Hilton, M.R., 2002, Evaluating site formation processes at a higher resolution: An archaeological case study in Alaska using micromorphology and experimental techniques: University of California, Los Angeles, Ph.D. dissertation, 381 p., illust. (some color), color maps.
The polygenetic origins of archaeological sediments create formidable interpretive challenges. Cultural and natural mechanisms operate in tandem to form and transform the archaeological record. While natural formation processes can be complicated in their own right, anthropogenic agents substantially increase the level of ambiguity in interpreting these sediments. In this thesis I cultivate methods first developed by practitioners of the earth sciences to provide insight into formation concepts that otherwise prove elusive. Fieldwork was conducted in coastal zones of southwestern Alaska over a period of four years. The region is characterized by a dynamic natural and cultural history, and the location provides an ideal setting for a study of this nature. Archaeologists regularly cite frost-related mechanisms (cryoturbation) as potential disturbance agents. Actual field data demonstrating the phenomenon, however, are few. In 1999, I established a long-term experiment designed to measure frost-induced displacement of the archaeological record. Objects buried in experimental plots demonstrated little movement after the first year. Objects positioned in one surface plot, configured to minimize the effects of all mechanisms except cryoturbation, moved an average of 4.7 cm during the same period. Objects in a second surface plot, which lacked restraints on wind and other variables, shifted an average of 18 cm, rendering their original arrangement unintelligible. Extrapolated over periods of decades or centuries, the data show that spatial patterning in the archaeological record is subject to substantial postdepositional reworking by frost, wind, and biological agents. I use thin-section micromorphology to assess whether a 6000 year-old living surface at the Mink Island site on Katmai National Park was abandoned due to a volcanic eruption. I also show that thin, dark lenses visible in lithostratigraphic sequences at the site represent the decomposing remains of vegetal fiber rather than charcoal. I further demonstrate that the microfabric of living surfaces at this coastal Alaska site does not resemble the composition of living surfaces identified elsewhere. The differentiation of floor deposits in this sociocultural and environmental context is more complex than in regions where plaster floors were common. Thin-section micromorphology illuminates site formation processes at a resolution unachievable using standard excavation techniques.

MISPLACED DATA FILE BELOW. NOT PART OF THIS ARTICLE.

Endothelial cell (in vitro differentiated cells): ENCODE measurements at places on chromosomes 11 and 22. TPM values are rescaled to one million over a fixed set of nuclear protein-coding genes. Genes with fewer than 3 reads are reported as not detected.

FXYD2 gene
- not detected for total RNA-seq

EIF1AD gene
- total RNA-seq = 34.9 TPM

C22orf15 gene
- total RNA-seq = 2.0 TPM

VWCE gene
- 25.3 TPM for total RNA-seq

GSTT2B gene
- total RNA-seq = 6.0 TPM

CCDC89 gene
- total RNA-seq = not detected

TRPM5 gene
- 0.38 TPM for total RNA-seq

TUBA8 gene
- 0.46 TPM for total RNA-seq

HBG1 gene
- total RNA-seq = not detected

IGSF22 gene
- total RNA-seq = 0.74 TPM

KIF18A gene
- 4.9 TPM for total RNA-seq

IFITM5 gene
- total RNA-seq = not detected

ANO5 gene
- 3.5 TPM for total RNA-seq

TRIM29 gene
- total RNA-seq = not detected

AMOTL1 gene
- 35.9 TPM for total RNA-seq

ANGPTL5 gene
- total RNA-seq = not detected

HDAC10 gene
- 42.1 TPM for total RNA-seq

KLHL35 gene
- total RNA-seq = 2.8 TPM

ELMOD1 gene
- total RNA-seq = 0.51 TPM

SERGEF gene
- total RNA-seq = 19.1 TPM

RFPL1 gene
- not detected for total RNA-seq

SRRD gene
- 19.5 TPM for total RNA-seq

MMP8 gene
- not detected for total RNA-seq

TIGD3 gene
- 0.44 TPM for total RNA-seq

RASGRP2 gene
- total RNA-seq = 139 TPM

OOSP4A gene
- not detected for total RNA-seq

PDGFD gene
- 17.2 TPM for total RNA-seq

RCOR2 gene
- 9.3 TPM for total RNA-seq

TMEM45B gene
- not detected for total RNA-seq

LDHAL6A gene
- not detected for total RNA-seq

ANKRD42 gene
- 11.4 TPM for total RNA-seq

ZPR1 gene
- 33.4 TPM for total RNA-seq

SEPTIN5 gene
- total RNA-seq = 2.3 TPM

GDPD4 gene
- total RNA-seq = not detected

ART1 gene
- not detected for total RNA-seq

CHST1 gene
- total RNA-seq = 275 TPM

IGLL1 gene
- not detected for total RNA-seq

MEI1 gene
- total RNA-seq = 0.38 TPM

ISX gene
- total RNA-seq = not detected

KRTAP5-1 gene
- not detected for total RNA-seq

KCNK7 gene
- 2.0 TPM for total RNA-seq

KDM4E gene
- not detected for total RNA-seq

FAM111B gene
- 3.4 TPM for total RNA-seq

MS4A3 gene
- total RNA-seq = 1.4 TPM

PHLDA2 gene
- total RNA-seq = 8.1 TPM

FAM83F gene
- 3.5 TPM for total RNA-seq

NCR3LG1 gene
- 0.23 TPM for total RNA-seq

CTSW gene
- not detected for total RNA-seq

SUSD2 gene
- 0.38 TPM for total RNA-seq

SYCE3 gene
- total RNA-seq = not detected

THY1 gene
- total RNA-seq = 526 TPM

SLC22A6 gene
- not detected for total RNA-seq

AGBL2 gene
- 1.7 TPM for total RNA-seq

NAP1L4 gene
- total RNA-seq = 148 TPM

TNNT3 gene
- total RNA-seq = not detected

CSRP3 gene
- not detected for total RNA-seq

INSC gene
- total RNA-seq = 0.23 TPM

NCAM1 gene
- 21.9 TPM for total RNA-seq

Theses and Dissertations